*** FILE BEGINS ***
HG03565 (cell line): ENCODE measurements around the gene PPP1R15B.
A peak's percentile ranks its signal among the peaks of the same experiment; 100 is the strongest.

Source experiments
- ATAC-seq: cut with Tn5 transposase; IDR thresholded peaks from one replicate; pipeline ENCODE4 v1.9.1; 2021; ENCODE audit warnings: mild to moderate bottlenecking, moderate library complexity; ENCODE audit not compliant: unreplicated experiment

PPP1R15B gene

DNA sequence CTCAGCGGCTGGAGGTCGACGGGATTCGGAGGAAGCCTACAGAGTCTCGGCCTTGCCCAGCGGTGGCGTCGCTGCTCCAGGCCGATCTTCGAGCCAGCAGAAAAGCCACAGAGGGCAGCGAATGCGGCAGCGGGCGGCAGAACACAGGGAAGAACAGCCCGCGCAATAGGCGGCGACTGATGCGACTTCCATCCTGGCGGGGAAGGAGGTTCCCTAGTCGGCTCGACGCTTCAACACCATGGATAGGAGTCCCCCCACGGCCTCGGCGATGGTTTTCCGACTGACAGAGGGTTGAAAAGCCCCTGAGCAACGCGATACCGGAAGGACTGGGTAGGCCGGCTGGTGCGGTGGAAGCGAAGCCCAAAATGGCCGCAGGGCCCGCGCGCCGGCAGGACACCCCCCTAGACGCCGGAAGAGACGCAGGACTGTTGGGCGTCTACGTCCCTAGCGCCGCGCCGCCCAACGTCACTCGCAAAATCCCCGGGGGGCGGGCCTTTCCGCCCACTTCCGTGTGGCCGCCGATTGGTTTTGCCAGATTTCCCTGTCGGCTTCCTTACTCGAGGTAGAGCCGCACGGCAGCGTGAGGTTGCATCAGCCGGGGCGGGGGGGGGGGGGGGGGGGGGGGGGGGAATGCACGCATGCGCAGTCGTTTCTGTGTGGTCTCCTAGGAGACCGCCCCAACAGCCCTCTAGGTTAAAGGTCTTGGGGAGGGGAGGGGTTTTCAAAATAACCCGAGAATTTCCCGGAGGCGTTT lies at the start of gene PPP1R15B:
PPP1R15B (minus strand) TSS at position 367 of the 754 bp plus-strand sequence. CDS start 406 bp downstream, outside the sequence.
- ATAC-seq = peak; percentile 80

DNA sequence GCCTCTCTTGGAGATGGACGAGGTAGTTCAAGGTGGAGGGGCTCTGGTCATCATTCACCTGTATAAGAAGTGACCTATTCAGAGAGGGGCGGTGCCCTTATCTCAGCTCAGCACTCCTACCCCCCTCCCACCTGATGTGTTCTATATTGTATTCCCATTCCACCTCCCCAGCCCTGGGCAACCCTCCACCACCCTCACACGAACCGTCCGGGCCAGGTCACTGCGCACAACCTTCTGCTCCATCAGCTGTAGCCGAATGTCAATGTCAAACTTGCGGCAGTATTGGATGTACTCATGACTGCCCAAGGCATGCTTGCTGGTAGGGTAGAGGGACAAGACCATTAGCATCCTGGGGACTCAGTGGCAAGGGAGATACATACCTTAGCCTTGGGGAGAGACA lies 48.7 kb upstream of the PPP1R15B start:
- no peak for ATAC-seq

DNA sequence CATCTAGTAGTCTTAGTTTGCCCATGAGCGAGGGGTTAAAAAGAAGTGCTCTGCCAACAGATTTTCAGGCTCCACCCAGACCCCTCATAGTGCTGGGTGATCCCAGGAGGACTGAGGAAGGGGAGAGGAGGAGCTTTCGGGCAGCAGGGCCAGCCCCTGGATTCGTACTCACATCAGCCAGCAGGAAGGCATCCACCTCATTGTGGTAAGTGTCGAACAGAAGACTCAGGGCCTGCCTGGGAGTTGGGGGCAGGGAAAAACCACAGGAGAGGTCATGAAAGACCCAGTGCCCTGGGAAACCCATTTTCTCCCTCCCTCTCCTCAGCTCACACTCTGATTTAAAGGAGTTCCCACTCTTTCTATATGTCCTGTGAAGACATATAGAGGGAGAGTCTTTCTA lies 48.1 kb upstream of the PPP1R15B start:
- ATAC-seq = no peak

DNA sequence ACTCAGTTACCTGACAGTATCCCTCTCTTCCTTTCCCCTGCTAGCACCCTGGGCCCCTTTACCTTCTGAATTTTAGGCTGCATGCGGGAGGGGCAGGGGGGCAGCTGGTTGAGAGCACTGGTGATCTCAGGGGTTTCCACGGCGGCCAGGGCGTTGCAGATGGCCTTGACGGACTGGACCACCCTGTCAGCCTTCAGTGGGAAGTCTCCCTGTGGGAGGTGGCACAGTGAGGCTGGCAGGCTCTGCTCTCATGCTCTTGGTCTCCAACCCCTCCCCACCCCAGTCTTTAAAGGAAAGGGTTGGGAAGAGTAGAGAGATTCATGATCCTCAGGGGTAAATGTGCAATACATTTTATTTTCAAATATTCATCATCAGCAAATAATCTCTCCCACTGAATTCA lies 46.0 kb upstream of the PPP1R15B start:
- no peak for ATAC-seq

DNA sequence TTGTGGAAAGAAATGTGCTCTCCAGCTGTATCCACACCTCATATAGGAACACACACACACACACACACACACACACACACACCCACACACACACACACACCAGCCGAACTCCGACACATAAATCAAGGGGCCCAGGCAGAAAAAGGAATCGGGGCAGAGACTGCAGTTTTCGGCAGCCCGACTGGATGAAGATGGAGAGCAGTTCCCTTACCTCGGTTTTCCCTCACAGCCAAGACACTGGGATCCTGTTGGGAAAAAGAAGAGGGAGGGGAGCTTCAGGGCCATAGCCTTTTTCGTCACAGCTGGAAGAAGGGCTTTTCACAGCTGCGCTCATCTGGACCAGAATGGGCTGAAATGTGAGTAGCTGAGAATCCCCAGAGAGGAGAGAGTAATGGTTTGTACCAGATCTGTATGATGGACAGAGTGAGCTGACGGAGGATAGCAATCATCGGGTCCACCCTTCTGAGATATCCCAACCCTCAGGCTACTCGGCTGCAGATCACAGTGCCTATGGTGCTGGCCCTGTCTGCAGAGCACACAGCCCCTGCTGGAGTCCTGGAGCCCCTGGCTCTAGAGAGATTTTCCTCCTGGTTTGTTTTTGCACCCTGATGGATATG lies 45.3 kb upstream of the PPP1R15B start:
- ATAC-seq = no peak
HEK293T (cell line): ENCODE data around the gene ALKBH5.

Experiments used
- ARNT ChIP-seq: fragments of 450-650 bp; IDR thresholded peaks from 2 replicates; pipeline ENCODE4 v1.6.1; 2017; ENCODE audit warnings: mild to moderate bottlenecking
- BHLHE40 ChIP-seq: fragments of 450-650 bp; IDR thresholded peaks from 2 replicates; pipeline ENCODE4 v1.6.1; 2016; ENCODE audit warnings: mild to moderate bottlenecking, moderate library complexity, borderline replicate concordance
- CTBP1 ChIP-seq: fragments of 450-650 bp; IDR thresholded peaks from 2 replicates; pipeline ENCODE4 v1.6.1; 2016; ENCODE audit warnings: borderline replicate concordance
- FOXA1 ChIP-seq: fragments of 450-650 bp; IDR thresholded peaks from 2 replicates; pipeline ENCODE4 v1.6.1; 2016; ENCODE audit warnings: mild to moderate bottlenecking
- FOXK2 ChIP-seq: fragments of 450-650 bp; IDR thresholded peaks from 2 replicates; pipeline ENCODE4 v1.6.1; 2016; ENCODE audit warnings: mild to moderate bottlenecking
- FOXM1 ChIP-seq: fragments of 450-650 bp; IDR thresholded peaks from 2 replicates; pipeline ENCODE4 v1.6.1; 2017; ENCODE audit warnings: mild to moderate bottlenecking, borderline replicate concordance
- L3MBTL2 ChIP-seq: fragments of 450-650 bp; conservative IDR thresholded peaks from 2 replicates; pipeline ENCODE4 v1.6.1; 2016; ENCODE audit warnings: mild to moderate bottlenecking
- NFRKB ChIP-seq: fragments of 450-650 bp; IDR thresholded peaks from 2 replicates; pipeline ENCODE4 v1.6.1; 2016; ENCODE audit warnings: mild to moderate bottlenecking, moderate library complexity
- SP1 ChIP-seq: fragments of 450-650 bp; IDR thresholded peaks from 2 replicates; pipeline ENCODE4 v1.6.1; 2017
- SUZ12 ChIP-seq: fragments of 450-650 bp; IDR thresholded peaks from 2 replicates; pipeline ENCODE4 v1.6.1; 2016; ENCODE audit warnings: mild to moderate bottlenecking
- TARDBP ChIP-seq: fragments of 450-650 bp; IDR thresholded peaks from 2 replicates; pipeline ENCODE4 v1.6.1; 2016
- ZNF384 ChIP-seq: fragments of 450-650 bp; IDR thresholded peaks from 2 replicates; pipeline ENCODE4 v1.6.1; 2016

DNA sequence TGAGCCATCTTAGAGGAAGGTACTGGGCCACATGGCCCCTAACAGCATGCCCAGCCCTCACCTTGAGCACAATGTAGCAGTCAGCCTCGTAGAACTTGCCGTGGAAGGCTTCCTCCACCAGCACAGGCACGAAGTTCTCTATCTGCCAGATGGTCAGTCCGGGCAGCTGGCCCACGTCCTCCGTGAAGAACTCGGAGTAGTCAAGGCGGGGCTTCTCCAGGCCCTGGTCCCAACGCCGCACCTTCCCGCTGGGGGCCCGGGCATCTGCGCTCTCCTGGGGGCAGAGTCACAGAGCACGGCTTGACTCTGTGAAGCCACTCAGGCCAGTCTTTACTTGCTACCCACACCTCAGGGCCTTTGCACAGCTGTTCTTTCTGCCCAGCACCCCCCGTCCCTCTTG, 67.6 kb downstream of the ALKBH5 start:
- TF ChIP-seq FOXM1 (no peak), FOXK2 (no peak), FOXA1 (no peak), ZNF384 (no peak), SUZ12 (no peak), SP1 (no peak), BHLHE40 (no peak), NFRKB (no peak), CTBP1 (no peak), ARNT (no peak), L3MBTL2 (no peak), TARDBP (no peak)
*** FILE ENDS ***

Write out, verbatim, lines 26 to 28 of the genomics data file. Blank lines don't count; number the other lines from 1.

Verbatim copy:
- NFRKB ChIP-seq: fragments of 450-650 bp; IDR thresholded peaks from 2 replicates; pipeline ENCODE4 v1.6.1; 2016; ENCODE audit warnings: mild to moderate bottlenecking, moderate library complexity
- SP1 ChIP-seq: fragments of 450-650 bp; IDR thresholded peaks from 2 replicates; pipeline ENCODE4 v1.6.1; 2017
- SUZ12 ChIP-seq: fragments of 450-650 bp; IDR thresholded peaks from 2 replicates; pipeline ENCODE4 v1.6.1; 2016; ENCODE audit warnings: mild to moderate bottlenecking